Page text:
China has beefed up security in Beijing and detained dozens of rights activists, lawyers and journalists ahead of the 25<sup>th anniversary of the Tiananmen Square massacre.

Additional security personnel have been deployed in the capital to prevent any unrest on the occasion, a day which China relentlessly tries to erase from history.

Checkpoints and pedestrian overpasses in the vicinity of the square are under the watch of police authorities and paramilitary troops.

A group called the Chinese Human Rights Defenders has said that more than 50 activists, who are critical of the Chinese government, are either missing or detained by the police.

"4 June has come again and the plainclothes officers are here to protect us. I can't leave the house to travel or lecture," Wu Lihong, an environmental activist said in a text message, according to the Associated Press.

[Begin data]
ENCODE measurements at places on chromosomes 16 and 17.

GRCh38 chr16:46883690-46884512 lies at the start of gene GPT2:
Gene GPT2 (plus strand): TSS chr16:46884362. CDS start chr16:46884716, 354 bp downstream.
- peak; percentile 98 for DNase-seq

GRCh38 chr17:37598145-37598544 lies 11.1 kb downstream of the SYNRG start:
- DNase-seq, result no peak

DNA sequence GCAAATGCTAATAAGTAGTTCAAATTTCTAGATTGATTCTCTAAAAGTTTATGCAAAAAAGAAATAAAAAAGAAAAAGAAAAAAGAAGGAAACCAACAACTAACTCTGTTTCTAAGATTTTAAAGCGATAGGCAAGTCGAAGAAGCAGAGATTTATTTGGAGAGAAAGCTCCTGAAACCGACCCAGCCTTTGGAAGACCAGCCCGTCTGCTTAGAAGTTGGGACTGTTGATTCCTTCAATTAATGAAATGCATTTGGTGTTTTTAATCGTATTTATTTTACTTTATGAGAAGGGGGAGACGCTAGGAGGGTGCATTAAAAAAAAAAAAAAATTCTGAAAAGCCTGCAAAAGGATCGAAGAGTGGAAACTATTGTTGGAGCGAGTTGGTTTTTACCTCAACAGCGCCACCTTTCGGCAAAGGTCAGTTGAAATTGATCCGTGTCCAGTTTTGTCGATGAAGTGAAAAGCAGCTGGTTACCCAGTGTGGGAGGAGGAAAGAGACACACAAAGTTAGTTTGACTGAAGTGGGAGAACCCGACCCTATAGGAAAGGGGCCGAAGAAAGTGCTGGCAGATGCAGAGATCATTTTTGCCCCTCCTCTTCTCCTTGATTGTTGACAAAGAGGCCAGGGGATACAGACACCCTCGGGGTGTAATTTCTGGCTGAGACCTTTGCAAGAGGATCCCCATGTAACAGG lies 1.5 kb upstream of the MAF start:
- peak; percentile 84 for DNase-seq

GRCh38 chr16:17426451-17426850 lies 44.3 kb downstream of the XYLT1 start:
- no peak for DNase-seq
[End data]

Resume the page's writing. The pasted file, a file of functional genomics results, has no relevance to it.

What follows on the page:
Most of the detainees have been forced into a situation where authorities need not pursue legal procedures against them but keep them under a 24-hour watch.

Although such clampdowns are routine in China to suppress any information related to the Tiananmen Square bloodshed, this year the crackdown appears to be a bit harsher than usual, suggest reports.

Usually, the activists receive warnings on the anniversary, but now the authorities have a gone a step ahead by detaining several activists and opinion makers.

Foreign correspondents have also been reportedly warned by officials to tread carefully while covering issues linked to the Tiananmen anniversary.

The latest crackdown follows the arrest of Australian artist Guo Jian after his profile appeared in the Financial Times. He had depicted the massacre through a diorama of Tiananmen Square that he had covered in minced pork.